Easiest way to add RAM (32MB) to BX


#1

I building a glorified datalogger using a BX and I want to add some ram (in the order of 10-100MB). What are my options that don’t involve me learning how to solder BGA packages?
I don’t need it to be fast.
It doesn’t need to be non-volatile.
Cheap would be nice but is secondary.
Low power would be nice but it secondary.


#2

A little more info would help. What memory bandwidth do you need for the storage. Could a micro SD card be sufficient? Serial access would be nice and easy! :slight_smile: There are also plenty of cheap serial flash devices to be had.
SPI SRAM exists but not economical for the amount of storage you need. Interfacing to standard SRAM or DRAM is going to eat a lot of pins. And DRAM will take a fair amount of internal logic too.


#3

SPI flash use on BX? may be helpful.


#4

I’m aiming to generate a few MB of data every minute and offload the data every few minutes. I haven’t settled on exact numbers yet. I was avoiding using flash and sd cards because of concerns about write fatigue. I was hoping that by allowing volatile memory there was some other medium that would make endurance a non-issue.

My memory dating profile would read:
“FPGA seeks soic-8 package that can provide 32MB of sweet memories. I like long walks on the beach and 3.3V interfaces. Must have unlimited endurance”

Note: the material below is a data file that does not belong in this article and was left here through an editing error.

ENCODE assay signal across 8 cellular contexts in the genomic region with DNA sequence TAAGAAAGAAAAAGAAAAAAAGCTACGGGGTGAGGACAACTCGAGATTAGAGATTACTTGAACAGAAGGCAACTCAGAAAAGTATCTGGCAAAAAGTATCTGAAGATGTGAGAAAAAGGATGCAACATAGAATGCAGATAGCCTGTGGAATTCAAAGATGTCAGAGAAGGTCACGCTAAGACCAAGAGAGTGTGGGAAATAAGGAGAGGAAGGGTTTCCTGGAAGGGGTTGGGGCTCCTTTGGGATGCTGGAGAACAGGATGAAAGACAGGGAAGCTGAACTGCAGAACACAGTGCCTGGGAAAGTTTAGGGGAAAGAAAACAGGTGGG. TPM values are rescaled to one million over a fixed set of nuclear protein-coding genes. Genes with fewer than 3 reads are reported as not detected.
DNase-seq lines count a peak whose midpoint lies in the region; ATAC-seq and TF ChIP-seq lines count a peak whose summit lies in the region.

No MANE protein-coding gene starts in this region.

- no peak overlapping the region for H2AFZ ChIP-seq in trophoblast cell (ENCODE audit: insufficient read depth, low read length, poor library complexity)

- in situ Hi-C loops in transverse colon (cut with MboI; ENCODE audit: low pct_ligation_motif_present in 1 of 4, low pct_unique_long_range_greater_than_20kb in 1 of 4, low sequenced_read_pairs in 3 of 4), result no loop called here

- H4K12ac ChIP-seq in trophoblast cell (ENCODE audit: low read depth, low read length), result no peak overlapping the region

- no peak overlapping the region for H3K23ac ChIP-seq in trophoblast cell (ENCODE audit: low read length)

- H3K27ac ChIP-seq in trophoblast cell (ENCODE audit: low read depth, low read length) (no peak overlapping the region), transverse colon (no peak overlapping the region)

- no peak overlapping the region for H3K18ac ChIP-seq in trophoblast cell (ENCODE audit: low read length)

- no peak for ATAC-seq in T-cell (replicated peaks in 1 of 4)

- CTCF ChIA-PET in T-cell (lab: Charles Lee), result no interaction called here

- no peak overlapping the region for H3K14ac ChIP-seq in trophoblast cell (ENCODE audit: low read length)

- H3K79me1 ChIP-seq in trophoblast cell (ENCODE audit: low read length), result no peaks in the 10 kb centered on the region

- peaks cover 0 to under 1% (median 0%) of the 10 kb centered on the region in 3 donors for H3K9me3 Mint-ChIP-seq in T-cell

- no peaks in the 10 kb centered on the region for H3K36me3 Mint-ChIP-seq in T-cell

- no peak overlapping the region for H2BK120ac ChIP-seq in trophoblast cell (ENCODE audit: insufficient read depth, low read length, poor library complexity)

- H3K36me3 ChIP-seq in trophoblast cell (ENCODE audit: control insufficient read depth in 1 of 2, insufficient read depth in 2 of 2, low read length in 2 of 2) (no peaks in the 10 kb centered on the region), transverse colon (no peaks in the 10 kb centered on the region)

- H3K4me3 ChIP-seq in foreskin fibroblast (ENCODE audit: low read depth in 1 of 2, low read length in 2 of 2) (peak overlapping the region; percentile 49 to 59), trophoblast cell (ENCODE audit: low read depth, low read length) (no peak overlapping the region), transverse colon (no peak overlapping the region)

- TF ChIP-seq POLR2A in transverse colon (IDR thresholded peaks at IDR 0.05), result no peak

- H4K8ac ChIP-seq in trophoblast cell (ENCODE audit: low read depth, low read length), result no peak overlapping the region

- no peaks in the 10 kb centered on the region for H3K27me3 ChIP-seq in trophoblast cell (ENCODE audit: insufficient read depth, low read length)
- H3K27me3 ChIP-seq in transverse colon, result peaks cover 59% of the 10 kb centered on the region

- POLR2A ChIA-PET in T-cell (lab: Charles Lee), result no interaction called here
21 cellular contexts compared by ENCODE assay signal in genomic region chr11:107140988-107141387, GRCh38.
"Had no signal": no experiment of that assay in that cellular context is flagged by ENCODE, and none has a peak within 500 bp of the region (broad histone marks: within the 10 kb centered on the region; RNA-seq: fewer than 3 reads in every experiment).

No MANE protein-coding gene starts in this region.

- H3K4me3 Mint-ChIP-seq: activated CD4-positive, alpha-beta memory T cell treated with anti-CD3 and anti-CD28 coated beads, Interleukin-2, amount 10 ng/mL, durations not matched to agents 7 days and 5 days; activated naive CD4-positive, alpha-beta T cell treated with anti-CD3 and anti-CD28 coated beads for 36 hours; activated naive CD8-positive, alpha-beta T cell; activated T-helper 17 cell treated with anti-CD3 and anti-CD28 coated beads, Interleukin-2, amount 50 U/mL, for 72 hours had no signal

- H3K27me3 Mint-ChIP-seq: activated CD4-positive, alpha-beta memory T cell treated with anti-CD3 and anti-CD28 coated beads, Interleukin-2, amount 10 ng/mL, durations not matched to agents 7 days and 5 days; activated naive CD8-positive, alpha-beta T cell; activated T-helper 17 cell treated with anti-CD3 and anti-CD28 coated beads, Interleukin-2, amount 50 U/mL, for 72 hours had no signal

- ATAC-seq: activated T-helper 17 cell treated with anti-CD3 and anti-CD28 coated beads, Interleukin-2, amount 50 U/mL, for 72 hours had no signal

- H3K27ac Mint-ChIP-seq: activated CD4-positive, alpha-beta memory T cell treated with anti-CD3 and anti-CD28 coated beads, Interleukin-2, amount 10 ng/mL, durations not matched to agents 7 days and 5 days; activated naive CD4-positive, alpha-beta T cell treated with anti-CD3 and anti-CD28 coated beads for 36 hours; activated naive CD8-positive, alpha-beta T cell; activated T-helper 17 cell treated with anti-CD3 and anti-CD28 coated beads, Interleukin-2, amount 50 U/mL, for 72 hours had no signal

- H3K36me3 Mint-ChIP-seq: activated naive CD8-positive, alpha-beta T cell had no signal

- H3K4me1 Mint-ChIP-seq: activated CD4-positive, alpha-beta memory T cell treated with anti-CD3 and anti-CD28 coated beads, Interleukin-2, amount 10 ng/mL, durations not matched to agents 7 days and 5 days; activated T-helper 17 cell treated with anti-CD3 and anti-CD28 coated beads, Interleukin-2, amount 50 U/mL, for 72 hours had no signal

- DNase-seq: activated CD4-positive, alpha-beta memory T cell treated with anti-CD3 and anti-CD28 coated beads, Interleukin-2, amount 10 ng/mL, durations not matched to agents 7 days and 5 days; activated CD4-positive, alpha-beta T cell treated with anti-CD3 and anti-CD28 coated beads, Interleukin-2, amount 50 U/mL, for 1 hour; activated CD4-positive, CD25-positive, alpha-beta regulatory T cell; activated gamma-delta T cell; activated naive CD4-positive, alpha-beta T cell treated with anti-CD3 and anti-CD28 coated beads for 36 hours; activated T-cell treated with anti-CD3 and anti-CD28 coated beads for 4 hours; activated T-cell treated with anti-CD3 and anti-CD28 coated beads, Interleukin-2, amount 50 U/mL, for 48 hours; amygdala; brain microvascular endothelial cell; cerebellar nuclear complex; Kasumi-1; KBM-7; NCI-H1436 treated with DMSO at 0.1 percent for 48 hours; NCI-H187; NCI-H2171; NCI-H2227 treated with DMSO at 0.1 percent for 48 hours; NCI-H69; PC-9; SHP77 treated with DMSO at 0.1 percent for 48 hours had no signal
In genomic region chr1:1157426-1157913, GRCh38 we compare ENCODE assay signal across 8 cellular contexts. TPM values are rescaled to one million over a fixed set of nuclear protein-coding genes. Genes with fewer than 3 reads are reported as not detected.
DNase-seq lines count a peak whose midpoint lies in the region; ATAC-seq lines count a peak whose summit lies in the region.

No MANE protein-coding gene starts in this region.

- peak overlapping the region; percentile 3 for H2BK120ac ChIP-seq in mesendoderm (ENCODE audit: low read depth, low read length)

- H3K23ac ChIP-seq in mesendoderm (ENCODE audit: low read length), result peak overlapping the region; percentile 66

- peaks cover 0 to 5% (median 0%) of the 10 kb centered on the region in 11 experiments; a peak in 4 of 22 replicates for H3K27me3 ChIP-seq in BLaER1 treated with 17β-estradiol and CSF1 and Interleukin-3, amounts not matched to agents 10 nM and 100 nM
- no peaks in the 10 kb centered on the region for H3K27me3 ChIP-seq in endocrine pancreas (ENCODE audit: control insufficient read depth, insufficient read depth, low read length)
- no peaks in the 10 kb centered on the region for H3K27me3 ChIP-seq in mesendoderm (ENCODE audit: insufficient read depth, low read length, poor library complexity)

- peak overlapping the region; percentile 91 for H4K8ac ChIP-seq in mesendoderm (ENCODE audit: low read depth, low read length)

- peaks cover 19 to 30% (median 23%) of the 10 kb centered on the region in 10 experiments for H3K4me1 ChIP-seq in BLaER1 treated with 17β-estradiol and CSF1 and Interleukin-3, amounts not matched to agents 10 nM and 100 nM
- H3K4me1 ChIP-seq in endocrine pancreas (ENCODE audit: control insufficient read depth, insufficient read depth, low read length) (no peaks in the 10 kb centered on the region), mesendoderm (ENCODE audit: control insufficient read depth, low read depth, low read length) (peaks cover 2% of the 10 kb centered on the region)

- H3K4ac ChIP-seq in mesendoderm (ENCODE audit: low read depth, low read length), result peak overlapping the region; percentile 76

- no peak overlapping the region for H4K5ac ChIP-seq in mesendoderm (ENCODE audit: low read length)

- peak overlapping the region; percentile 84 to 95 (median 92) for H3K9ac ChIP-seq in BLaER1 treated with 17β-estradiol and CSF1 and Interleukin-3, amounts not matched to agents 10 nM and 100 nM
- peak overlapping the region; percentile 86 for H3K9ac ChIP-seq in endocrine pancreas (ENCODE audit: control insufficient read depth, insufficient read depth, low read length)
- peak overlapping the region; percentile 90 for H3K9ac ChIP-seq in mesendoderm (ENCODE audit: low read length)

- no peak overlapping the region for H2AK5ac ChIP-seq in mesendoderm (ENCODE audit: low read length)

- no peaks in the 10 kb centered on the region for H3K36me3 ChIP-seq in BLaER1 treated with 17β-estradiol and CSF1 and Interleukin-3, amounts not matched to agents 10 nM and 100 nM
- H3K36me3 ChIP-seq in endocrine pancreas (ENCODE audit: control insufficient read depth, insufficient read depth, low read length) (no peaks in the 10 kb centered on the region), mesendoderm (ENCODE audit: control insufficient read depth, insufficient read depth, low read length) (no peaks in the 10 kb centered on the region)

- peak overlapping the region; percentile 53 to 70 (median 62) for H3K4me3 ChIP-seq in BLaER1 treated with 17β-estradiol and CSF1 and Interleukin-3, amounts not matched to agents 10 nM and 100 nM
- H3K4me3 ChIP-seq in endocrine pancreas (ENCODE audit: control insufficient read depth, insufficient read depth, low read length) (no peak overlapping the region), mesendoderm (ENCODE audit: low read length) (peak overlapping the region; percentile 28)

#5

Always seems to be the case. Whenever anyone comes up with a good idea, there is always an edge case that makes it way more difficult than it should be!
I have had a bit more of a think about this. But please check my calcs as it is way past bedtime! Spreadsheet here

At say 4MB/min a 4GB SD card would fill once in about 0.71 of a day.
Even with 10,000 write endurance that would give you about 19 years endurance.
Most flash is rated closer to 100,000 writes, so I would say you are well inside a reasonable life of even a “professional” product. So it may still be worth considering?


#6

Remember endurance is how many times you can write to a specific address, not to the device in total. (Hence the use of “wear levelling” code to spread the writes across the device in embedded systems.)
You will hopefully be spreading your writes across the device naturally.